Analysis of the race aboard the Maxi Edmond de Rothschild
All Saints’ Bay was awaiting Prince de Bretagne yesterday evening to celebrate the Ultime podium for this 13th edition. Mechanical issues threw a spanner in the works alas. Indeed, positioned less than 100 miles from the finish line, the red trimaran dismasted, forcing her crew to retire from the race; a cruel situation so close to the goal. Three days after their arrival in Salvador de Bahia, the runners-up in the Transat Jacques Vabre review the broad outline of their race. The disappointment, widely perceptible as well as being entirely understandable, which could be read in the regard of the two sailors on Monday, has now dissipated. It’s now time for the analysis and the technical debriefing with their shore team and the naval architects responsible for the latest addition to the Gitana fleet in a bid to gain an understanding and draw the necessary lessons. Finding an quiet moment, almost, Sébastien Josse and Thomas Rouxel give the low-down on their very creditable second place on the Maxi Edmond de Rothschild’s first official outing.
Different perspectives in this Transat Jacques Vabre 2017

The duo

Sébastien Josse: “No complaints… it was perfect! From the great complicity between us, to the fluidity of the exchanges, the way we managed the boat and the good humour. I had no doubts about that and our pairing worked really well. I’m happy about my choice and the chance to have shared the boat’s first race with Thomas. Today, he boasts an excellent level of expertise aboard as any miles in race configuration, at this pace, are more than formative; in terms of apprenticeship this is the concentrated, fast track method. The idea is that he remains part of the project at Gitana. Even though the programme over the next major races is more focused on singlehanded configuration, these races are constructed as a team!”

Thomas Rouxel: “It’s in my nature. I couldn’t enjoy sailing double-handed with a sailor who I didn’t hit it off with. Sébastien is a friend, which inevitably made this race all the finer. I trust him and I know I can freely express myself as he listens and takes my opinion into consideration. During the first night at sea in the English Channel, with no AIS, with the torrents of water streaming over the cuddy on deck and the boat bombing along at 30 to 40 knots, I relied on his experience. We complement each other fairly well, which helped us. One of us always has a positive attitude if the other one is a bit sluggish… It’s often like that with couples isn’t it? (laughs) We’re self-regulating.”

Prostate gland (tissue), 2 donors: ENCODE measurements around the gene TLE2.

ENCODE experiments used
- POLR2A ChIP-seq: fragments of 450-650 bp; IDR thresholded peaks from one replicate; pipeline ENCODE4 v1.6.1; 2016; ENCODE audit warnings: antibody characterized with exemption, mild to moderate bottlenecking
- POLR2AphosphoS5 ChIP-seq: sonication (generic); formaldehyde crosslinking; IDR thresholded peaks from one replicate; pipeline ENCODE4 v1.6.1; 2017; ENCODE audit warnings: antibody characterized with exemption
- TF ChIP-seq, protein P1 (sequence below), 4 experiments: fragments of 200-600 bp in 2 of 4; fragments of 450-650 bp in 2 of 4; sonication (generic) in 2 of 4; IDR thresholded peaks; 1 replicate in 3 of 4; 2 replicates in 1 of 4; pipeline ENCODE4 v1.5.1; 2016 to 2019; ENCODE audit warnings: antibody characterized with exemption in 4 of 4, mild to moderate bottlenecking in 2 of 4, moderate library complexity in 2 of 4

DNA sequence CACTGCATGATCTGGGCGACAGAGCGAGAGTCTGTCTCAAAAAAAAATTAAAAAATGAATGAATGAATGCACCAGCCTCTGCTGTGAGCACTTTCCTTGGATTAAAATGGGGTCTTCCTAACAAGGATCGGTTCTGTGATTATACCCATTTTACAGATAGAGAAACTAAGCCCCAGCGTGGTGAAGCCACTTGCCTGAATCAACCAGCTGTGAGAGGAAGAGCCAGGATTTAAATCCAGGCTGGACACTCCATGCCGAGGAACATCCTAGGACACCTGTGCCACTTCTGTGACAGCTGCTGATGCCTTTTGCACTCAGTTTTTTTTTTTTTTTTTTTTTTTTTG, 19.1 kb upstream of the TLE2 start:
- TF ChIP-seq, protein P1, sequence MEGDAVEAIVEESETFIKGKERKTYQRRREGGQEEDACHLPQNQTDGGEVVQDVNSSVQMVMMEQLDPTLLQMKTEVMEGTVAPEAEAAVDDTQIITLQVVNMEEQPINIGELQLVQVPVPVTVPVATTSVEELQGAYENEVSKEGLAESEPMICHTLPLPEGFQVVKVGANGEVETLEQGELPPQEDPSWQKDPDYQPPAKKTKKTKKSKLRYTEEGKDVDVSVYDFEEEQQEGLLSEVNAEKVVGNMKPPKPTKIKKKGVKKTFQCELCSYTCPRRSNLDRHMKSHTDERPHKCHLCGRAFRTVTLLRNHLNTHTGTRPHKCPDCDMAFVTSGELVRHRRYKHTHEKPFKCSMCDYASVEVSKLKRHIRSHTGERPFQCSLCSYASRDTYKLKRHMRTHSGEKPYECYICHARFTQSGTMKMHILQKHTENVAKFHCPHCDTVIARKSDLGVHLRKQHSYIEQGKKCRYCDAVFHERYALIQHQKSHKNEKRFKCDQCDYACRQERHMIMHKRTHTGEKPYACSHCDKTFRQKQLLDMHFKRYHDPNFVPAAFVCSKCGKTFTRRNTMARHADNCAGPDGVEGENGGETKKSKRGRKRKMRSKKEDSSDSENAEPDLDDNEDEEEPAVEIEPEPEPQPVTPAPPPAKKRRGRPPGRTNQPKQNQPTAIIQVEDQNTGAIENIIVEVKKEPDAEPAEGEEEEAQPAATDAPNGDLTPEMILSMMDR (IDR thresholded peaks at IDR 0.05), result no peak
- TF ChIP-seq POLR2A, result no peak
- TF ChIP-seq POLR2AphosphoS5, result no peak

The Maxi Edmond de Rothschild

Thomas Rouxel: The boat is fantastic. She’s sound and performs well, she’s reassuring when it’s breezy and she’s comfortable. The team did a great job. There’s still a lot to do to make her even more high performance and reliable, but a week of racing like this, with the ‘boisterous’ conditions we encountered, have enabled us to take a big leap forward in our understanding of the systems, which is a massive achievement.”

Sébastien Josse: She’s a boat of very noble birth, there’s no doubt about that. Right now, and this is entirely normal three months after she came out of the yard, she’s still effectively fresh out of the box and still has some teething issues, which it’s imperative we correct. The reliability of the systems will be one of our major challenges. This race has enabled us to answer a number of the questions we had and the apprenticeship and development phase continues. It’s worth remembering that the Maxi Edmond de Rothschild is a very high-techbeast… There are a huge amount of systems requiring precision mechanics, which need time to mature. On top of that, the boat is physical and demanding, and it’s clear that in singlehanded format, some of the manœuvres are a real work-up! Here too, we need to develop and review our work and possibly even consider certain simplifications.”